10. Tino said on January 8, 2007:

    On my ISP's DNS if I type in Tino, I get tinocorp.com. Seems like at some point any DNS provider has to make a "list" as to what is going to go where. You like your ISP's list better obviously though.

    It has nothing to do with my ISP. My ISP returns a "no host" and then my browser tries adding "www." and ".com" to the thing. That's why on Windows (IE) you had to hit "ctrl-return" to get the automatic appending. Just hitting return got you a "site not found" error. It has nothing to do with the ISP or the DNS server(s), except that OpenDNS appears to forward you for a few words rather than supply their search.

    Tino said on January 8, 2007:

    It would involve relearning some of the URL's that you used to know what you get but I suspect the learning curve would be very minimal.

    It doesn't involve re-learning anything - it involves typing four extra characters for .com domains.

  11. Why would tino go to tinocorp.com then if the browser is just adding .com?

  12. Hmm nm Firefox behaves differently than Safari. I get tino.com in Safari, tinocorp.com in Firefox. Weird. I don't really like Safari so I don't use it often. Anyways the more I read about this, the more it appears to me that simply adding .com is generally discouraged, I had never thought about it much before.

  13. Tino, it might be pulling tinocorp.com from your Safari history or bookmarks. This isn't browser-specific.

    I don't think anyone's going to come to a consensus here, it appears to be a personal choice.

    Frankly, I see it as a tradeoff for receiving other things for OpenDNS - that you're giving up the ability to have your browser append .com, .net, or .org to the end of URL's, as well as receive a "could not be found" page.

    OpenDNS has clearly stated that they make money from the ads on the OpenDNS search page. If the page never opened for people, how would their advertisements be seen by people?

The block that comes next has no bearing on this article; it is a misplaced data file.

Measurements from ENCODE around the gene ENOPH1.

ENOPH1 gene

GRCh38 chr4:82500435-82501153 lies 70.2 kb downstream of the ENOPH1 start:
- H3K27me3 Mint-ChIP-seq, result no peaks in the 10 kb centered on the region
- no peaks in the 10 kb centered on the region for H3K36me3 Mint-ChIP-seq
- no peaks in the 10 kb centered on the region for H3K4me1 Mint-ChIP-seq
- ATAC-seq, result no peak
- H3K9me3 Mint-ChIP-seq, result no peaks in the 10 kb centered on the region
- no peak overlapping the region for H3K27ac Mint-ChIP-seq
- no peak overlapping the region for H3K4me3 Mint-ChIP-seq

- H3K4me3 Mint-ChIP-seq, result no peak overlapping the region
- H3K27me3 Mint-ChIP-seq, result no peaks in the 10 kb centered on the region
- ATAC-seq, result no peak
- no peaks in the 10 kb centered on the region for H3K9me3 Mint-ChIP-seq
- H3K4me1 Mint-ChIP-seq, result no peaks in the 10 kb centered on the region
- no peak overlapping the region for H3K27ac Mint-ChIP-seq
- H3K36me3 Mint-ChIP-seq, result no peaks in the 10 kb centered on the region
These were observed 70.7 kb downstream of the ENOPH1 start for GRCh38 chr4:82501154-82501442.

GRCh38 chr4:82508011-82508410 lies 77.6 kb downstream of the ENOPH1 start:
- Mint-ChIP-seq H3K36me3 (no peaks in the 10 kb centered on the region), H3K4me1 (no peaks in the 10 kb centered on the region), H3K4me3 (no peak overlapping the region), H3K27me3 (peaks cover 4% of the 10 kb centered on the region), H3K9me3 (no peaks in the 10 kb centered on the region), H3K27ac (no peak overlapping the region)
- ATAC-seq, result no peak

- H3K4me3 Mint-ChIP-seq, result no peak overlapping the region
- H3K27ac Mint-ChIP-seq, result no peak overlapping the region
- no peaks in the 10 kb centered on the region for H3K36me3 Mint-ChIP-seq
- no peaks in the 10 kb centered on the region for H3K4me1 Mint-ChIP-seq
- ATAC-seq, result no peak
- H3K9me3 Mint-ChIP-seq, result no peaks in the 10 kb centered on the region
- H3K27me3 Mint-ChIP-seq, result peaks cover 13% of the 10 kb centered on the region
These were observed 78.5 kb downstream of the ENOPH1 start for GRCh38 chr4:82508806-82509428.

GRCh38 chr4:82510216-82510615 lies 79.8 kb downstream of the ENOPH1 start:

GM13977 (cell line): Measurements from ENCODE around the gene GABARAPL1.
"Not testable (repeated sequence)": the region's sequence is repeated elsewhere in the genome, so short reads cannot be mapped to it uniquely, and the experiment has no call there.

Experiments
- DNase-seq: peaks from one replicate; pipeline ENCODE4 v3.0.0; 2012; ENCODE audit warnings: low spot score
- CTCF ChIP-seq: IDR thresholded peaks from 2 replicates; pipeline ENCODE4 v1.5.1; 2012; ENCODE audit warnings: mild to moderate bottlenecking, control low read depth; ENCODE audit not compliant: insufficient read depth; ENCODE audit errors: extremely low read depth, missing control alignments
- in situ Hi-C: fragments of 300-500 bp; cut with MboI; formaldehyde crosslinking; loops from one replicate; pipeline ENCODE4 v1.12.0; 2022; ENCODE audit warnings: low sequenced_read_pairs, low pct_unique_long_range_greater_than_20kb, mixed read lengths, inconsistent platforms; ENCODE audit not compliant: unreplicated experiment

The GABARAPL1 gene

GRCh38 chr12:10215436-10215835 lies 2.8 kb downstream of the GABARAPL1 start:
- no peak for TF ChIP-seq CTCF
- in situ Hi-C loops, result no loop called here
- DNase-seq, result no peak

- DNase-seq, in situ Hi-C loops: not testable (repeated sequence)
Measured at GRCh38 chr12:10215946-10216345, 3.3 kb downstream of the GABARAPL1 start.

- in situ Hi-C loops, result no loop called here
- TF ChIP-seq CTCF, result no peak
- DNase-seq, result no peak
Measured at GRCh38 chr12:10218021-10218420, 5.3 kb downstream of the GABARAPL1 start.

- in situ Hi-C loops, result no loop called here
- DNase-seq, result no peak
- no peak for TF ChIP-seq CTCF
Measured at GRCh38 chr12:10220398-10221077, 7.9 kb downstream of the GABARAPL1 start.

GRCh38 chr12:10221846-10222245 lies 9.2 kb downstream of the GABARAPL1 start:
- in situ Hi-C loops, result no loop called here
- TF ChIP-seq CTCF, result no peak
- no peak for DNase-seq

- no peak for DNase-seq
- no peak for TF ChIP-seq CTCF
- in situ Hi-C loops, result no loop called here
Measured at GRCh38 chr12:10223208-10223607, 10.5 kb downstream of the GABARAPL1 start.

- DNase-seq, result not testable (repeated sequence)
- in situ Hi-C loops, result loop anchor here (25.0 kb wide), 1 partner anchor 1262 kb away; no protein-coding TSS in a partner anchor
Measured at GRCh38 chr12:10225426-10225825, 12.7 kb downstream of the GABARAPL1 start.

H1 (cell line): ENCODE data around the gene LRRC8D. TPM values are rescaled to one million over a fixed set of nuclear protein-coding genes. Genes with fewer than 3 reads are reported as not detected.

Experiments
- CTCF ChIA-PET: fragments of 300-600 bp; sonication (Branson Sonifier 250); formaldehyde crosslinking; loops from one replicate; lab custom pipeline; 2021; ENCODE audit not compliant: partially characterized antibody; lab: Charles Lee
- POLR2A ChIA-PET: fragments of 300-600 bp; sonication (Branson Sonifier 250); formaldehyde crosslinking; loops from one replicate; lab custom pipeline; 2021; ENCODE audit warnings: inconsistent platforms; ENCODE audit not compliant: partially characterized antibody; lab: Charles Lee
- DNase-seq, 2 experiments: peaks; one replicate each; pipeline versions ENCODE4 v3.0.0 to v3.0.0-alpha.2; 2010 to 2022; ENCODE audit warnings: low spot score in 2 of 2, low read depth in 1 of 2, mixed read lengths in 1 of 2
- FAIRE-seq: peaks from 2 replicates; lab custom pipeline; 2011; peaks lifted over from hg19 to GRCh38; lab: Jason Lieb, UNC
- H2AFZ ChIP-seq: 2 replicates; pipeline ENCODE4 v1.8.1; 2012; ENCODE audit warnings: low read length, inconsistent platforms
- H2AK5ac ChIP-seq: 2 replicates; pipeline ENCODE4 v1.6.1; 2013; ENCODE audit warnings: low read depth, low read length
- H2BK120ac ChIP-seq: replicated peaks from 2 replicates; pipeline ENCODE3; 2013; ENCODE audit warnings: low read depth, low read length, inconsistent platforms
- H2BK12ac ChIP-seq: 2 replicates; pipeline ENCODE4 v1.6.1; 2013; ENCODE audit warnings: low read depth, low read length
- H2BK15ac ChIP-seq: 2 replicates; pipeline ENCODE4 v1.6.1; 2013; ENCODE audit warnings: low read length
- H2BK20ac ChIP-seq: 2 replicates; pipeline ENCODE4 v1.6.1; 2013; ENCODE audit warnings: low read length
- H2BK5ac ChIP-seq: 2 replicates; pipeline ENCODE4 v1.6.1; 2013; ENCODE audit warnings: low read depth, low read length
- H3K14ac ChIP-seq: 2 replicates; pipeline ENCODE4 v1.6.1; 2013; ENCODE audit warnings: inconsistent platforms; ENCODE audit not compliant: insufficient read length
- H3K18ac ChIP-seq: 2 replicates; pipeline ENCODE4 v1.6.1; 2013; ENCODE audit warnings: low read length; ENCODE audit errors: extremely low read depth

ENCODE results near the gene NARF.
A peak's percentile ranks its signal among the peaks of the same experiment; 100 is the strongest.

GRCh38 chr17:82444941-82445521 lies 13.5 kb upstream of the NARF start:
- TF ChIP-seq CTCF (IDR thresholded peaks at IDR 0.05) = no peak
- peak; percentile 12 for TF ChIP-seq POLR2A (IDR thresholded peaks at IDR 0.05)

The only solution I can see here (besides making OpenDNS completely free, which probably won't happen) is for them to offer a paid upgrade, maybe $10 a year, to be able to use OpenDNS without the search page.

    That'd be guaranteed money, as sometimes you don't know how many people would click an ad. I can't see how it would be bad for OpenDNS, except the effort to code in such a system.

  14. Clearly it is browser specific, Safari sends "tino" to tino.com, Firefox sends "tino" to tinocorp.com. I've never been to either page before today. This is the case here on Charter and also at the University. Safari is doing something different than Firefox.

    As for it being a personal choice, I agree. And OpenDNS is just that a choice. Just was interesting to me that I started the day agreeing with Erik, and ended the day finding I prefer the OpenDNS way. For one thing because it appears to me to behave much like he would like anyways. Obviously at some point we all have to agree to disagree on all of this.

    And now I'm wondering what's different about Safari and Firefox in this mix.

  15. Alright I have figured it out. Firefox sends you to the top page from a Google search for that term. tino = tinocorp.com, pizza = pizzahut.com, etc. I can't find any preference allowing me to change this... Safari I assume is behaving as you described. Adding www. and .com

    You said browsers will change, looks like some (Firefox for one) have already. I'm settled on OpenDNS now. I would rather see the search page then have the browser choose from the search page for me.

  16. Ah, that's right. I had forgotten about that.

    Here's a page all about changing that sort of thing in Firefox, if you'd like.

  17. Neat. Thanks for the link.

  18. [...] that's not a valid domain" page: http://ww23.rr.com/index.php?origURL=http://homedepot/. It's the same thing I dislike(d) about OpenDNS and my dislike has not [...]